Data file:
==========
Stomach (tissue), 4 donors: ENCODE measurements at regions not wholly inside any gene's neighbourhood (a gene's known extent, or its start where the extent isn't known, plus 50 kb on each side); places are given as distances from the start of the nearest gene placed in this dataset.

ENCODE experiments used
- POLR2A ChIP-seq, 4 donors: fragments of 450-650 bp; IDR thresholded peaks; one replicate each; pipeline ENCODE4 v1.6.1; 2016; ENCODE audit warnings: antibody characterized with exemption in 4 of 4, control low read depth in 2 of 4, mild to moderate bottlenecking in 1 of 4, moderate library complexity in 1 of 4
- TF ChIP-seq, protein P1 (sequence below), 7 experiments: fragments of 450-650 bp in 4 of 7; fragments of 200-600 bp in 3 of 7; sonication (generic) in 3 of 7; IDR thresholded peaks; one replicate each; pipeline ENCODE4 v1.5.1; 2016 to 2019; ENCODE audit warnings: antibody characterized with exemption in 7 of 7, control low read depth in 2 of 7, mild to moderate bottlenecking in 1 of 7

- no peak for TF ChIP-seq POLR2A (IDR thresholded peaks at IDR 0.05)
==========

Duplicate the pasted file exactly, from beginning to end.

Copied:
Stomach (tissue), 4 donors: ENCODE measurements at regions not wholly inside any gene's neighbourhood (a gene's known extent, or its start where the extent isn't known, plus 50 kb on each side); places are given as distances from the start of the nearest gene placed in this dataset.

ENCODE experiments used
- POLR2A ChIP-seq, 4 donors: fragments of 450-650 bp; IDR thresholded peaks; one replicate each; pipeline ENCODE4 v1.6.1; 2016; ENCODE audit warnings: antibody characterized with exemption in 4 of 4, control low read depth in 2 of 4, mild to moderate bottlenecking in 1 of 4, moderate library complexity in 1 of 4
- TF ChIP-seq, protein P1 (sequence below), 7 experiments: fragments of 450-650 bp in 4 of 7; fragments of 200-600 bp in 3 of 7; sonication (generic) in 3 of 7; IDR thresholded peaks; one replicate each; pipeline ENCODE4 v1.5.1; 2016 to 2019; ENCODE audit warnings: antibody characterized with exemption in 7 of 7, control low read depth in 2 of 7, mild to moderate bottlenecking in 1 of 7

- no peak for TF ChIP-seq POLR2A (IDR thresholded peaks at IDR 0.05)